Complex Role of Capsaicin-Sensitive Afferents in the Collagen Antibody-Induced Autoimmune Arthritis of the Mouse

Éva Borbély, Tamás Kiss, Krisztina Szabadfi, Erika Pintér, János Szolcsányi, Zsuzsanna Helyes, Bálint Botz

Research output: Article

2 Citations (Scopus)


Capsaicin-sensitive afferents have complex regulatory functions in the joints orchestrated via neuropeptides. This study aimed to determine their role in the collagen-antibody induced rheumatoid arthritis model. Capsaicin-sensitive nerves were defunctionalized by the capsaicin receptor agonist resiniferatoxin in C57Bl/6 mice. Arthritis was induced by the ArithroMab antibody cocktail and adjuvant. Arthritis was monitored by measuring body weight, joint edema by plethysmometry, arthritis severity by clinical scoring, mechanonociceptive threshold by plantar esthesiometry, thermonociceptive threshold by hot plate, cold tolerance by paw withdrawal latency from 0 °C water. Grasping ability was determined by the wire-grid grip test. Bone structure was evaluated by in vivo micro-CT and histology. Arthritic animals developed a modest joint edema, mechanical and cold hyperalgesia, weight loss, and a diminished grasping function, while thermal hyperalgesia is absent in the model. Desensitised mice displayed reduced arthritis severity, edema, and mechanical hyperalgesia, however, cold hyperalgesia was significantly greater in this group. Arthritic controls displayed a transient decrease of bone volume and an increased porosity, while bone density and trabecularity increased in desensitised mice. The activation of capsaicin-sensitive afferents increases joint inflammation and mechanical hyperalgesia, but decreases cold allodynia. It also affects inflammatory bone structural changes by promoting bone resorption.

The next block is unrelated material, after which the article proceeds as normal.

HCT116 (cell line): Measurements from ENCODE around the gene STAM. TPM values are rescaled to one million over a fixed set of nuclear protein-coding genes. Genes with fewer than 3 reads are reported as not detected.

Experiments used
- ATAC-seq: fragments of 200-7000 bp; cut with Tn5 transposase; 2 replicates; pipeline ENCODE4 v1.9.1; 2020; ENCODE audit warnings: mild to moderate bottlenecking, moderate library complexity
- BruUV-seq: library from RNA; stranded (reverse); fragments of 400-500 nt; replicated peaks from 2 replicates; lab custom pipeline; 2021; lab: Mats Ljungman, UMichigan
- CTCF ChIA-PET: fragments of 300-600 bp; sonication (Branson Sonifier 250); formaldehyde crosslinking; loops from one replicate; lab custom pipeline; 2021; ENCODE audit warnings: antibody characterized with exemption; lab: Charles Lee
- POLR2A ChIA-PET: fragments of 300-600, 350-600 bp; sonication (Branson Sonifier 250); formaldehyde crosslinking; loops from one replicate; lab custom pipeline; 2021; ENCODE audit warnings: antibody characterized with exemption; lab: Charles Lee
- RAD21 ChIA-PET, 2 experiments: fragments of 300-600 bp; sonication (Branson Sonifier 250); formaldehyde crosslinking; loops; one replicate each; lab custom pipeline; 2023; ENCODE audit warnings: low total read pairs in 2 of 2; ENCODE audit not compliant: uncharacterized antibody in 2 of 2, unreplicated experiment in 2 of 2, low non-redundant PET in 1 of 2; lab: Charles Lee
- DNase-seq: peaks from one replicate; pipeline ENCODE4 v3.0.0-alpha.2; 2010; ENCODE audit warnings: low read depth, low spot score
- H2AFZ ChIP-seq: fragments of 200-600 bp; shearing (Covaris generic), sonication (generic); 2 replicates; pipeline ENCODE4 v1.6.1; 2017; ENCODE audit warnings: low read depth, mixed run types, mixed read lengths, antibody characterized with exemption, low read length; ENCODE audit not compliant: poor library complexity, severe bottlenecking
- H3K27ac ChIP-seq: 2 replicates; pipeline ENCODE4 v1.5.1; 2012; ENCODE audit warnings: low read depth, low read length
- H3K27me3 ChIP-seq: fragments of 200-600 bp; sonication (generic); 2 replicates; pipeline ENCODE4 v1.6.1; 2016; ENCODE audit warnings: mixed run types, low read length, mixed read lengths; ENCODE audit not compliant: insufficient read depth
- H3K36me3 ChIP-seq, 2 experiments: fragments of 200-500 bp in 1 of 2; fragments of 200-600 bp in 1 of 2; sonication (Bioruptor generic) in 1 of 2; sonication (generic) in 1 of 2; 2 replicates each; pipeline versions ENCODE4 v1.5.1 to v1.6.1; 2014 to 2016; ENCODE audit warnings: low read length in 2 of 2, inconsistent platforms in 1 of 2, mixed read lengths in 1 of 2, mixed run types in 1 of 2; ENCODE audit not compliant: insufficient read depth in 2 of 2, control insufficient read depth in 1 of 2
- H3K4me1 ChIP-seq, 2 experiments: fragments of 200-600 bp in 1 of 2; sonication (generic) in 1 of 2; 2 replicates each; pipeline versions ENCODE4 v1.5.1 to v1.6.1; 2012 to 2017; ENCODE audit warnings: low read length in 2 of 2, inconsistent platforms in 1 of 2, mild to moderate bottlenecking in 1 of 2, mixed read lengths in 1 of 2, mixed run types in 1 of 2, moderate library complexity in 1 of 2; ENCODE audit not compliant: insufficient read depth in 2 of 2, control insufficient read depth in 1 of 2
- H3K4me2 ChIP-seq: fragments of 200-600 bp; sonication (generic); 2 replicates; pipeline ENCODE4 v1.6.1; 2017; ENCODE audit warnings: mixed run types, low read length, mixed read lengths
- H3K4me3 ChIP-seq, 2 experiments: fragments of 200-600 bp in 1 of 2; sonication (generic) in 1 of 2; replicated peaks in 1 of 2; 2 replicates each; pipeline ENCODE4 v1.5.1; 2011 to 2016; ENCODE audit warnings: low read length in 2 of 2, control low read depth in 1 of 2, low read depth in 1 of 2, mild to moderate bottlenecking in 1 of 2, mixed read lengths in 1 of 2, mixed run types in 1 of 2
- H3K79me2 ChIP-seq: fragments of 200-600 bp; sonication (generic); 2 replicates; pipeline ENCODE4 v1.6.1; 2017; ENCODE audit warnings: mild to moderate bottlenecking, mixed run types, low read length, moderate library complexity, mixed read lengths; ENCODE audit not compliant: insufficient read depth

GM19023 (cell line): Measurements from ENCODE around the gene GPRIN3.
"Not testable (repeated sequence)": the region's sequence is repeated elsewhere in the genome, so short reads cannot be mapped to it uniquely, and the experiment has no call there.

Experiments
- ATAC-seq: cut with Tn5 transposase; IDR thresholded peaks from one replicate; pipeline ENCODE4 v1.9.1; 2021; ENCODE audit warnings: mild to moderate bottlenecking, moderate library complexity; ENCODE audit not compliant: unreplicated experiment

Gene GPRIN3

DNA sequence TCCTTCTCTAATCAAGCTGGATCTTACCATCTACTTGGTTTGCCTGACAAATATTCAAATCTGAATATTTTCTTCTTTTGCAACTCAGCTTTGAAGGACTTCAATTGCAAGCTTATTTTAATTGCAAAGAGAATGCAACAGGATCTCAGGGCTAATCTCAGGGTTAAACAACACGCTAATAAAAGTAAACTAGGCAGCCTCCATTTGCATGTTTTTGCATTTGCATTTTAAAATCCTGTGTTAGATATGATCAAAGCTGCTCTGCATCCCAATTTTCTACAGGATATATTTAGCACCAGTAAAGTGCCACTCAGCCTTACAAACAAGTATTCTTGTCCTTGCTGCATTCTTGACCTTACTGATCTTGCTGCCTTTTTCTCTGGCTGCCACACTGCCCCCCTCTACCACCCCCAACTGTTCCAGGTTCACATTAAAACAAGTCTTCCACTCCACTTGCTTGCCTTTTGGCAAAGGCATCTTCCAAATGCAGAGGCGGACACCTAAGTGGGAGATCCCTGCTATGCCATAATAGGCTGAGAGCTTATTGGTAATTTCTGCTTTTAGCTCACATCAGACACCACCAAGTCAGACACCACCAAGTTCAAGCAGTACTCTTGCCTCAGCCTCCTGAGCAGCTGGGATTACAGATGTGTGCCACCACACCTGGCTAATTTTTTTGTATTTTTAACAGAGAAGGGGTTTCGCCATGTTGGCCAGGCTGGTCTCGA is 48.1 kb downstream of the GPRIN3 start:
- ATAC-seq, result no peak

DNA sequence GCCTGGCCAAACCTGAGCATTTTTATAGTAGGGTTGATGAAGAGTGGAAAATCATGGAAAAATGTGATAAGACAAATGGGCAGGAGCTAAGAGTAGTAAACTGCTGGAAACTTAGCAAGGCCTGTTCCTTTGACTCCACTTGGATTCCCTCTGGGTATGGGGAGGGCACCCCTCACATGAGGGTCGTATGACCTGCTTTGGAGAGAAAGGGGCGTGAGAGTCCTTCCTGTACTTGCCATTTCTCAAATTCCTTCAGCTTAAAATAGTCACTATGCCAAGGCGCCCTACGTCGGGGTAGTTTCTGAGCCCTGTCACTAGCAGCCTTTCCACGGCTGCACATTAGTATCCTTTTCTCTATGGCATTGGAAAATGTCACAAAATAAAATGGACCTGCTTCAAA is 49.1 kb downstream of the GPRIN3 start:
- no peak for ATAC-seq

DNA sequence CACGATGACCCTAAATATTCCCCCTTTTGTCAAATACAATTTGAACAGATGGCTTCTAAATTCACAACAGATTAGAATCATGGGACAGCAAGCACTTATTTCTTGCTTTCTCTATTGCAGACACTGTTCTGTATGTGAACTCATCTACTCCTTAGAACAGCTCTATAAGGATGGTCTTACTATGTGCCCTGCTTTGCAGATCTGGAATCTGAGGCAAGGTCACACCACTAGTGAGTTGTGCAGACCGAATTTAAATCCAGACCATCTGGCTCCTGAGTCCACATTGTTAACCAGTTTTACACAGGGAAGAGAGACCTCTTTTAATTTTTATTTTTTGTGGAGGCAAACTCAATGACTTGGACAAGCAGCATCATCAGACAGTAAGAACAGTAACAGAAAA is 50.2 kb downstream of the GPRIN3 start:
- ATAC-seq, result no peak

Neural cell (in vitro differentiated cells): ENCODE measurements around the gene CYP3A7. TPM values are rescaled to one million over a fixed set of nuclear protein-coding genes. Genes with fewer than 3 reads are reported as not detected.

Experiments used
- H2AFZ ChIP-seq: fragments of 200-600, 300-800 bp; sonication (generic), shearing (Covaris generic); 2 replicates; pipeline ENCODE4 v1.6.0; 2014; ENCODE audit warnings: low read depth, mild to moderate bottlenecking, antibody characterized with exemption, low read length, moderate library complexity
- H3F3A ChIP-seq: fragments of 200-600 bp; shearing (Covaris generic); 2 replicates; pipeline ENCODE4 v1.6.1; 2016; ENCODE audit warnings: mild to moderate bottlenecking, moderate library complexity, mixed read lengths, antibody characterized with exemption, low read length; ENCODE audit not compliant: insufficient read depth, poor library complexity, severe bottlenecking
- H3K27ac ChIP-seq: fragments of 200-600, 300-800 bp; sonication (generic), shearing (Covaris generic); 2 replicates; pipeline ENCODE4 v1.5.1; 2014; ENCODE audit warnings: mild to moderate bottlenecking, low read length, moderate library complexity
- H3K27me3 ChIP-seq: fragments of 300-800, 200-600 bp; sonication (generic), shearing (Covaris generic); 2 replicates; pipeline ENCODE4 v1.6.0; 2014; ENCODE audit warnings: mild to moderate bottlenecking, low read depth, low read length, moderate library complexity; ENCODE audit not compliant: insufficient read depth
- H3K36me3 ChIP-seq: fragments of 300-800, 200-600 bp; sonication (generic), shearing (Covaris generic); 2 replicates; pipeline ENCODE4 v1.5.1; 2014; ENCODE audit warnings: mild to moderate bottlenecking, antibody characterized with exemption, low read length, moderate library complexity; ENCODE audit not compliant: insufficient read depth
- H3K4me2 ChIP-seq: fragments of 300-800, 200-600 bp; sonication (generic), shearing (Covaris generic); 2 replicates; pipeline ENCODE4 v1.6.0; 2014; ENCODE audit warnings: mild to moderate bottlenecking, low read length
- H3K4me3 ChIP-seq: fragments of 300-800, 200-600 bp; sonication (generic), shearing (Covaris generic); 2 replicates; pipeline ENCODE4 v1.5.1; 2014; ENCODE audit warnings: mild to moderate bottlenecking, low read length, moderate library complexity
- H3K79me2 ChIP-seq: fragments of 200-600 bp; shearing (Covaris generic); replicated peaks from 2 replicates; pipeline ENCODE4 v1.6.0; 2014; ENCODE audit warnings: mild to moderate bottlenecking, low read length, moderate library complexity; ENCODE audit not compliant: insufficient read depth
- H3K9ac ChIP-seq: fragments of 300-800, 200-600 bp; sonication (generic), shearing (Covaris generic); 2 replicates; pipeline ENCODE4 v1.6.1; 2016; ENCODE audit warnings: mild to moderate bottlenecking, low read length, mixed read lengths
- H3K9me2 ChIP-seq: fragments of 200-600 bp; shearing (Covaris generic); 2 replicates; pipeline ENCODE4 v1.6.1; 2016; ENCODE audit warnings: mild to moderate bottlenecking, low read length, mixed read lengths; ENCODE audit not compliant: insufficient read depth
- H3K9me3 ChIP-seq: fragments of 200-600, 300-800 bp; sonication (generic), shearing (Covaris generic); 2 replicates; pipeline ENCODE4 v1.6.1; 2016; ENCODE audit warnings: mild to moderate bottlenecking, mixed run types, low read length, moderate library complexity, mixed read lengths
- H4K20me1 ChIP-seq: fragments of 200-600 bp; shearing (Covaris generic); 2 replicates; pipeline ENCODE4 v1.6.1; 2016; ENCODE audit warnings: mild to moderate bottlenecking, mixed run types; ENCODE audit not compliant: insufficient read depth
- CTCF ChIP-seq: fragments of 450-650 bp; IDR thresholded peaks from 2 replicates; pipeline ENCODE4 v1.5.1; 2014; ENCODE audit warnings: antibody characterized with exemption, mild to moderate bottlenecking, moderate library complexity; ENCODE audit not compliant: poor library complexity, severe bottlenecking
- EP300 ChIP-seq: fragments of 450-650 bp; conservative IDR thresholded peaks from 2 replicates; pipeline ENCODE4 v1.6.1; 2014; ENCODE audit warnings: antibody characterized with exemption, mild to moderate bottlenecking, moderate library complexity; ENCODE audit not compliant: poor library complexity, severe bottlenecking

Original languageEnglish
Article number15916
JournalScientific reports
Issue number1
Publication statusPublished - dec. 1 2018

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